The '''Kingdom of Hungary''' was a monarchy in Central Europe that existed from the Middle Ages into the twentieth century (1000–1918, 1920–1946). The Principality of Hungary emerged as a Christian kingdom upon the coronation (Coronation of the Hungarian monarch) of the first king Stephen I (Stephen I of Hungary) at Esztergom in 1000 or 1001; Kristó Gyula - Barta János - Gergely Jenő: Magyarország története előidőktől 2000-ig (History of Hungary from the prehistory to 2000), Pannonica Kiadó, Budapest, 2002, ISBN 963-9252-56-5, p. 687, pp. 37, pp. 113 ("Magyarország a 12. század második felére jelentős európai tényezővé, középhatalommá vált." "By the 12th century Hungary became an important European constituent, became a middle power.", "A Nyugat részévé vált Magyarország... Hungary became part of the West"), pp. 616–644 his family (the Árpád dynasty) led the monarchy for 300 years. By the 12th century, the kingdom became a European (Europe) middle power within the Western world.

Due to the Ottoman (Ottoman Empire) occupation of the central and southern territories in the 16th century, the monarchy split into three parts: the Habsburg Royal Hungary (Kingdom of Hungary (1526–1867)), Ottoman Hungary and the semi-independent Principality of Transylvania (Principality of Transylvania (1570–1711)). The Habsburg dynasty held the Hungarian throne after the Battle of Mohács and also played a key role in the liberation wars against the Ottoman Empire.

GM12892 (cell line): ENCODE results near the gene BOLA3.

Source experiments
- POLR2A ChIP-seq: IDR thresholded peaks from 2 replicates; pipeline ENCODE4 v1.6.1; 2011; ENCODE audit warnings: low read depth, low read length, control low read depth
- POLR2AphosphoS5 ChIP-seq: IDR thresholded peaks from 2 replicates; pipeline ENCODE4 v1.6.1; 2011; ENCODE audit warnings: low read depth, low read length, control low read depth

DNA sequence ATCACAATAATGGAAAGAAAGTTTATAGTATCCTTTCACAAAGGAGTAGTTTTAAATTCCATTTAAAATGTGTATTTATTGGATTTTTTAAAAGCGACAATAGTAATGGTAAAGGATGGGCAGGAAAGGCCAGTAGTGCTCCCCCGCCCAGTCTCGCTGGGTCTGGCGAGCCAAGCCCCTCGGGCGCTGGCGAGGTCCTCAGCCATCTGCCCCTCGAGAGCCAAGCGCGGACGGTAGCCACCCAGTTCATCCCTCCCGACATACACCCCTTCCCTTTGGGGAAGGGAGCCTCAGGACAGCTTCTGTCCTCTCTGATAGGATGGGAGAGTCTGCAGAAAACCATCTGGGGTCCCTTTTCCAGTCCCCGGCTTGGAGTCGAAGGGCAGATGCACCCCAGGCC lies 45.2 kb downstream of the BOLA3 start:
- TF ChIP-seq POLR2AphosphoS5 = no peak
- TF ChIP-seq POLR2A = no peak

From 1867, territories connected to the Hungarian crown were incorporated into Austria-Hungary under the name of Lands of the Crown of Saint Stephen. The monarchy ended with the deposition of the last king Charles IV (Charles I of Austria) in 1918, after which Hungary became a republic. The kingdom was nominally restored during the "Regency (Kingdom of Hungary (1920–46))" of 1920–1946, ending with the Soviet occupation (Soviet occupation of Hungary) in 1946.

The Kingdom of Hungary was a multiethnic Gerhard Stickel: National, Regional and Minority Languages in Europe state before the Treaty of Trianon and it covered what is today Hungary, Slovakia, Transylvania and other parts of what is now Romania, Carpathian Ruthenia (now part of Ukraine), Vojvodina (now part of Serbia), Burgenland (now part of Austria), and other smaller territories surrounding present-day Hungary's borders. From 1102 it also included Croatia (except Istria), being in personal union (Croatia in the union with Hungary) with it, united under the King of Hungary.

Today the feast day of the first king Stephen I (Stephen I of Hungary) (20 August) is a national holiday (Public holidays in Hungary) in Hungary, commemorating the foundation of the state (''Foundation Day''). St. Stephen's Day, National Holidays in Hungary (officeholidays.com) (English)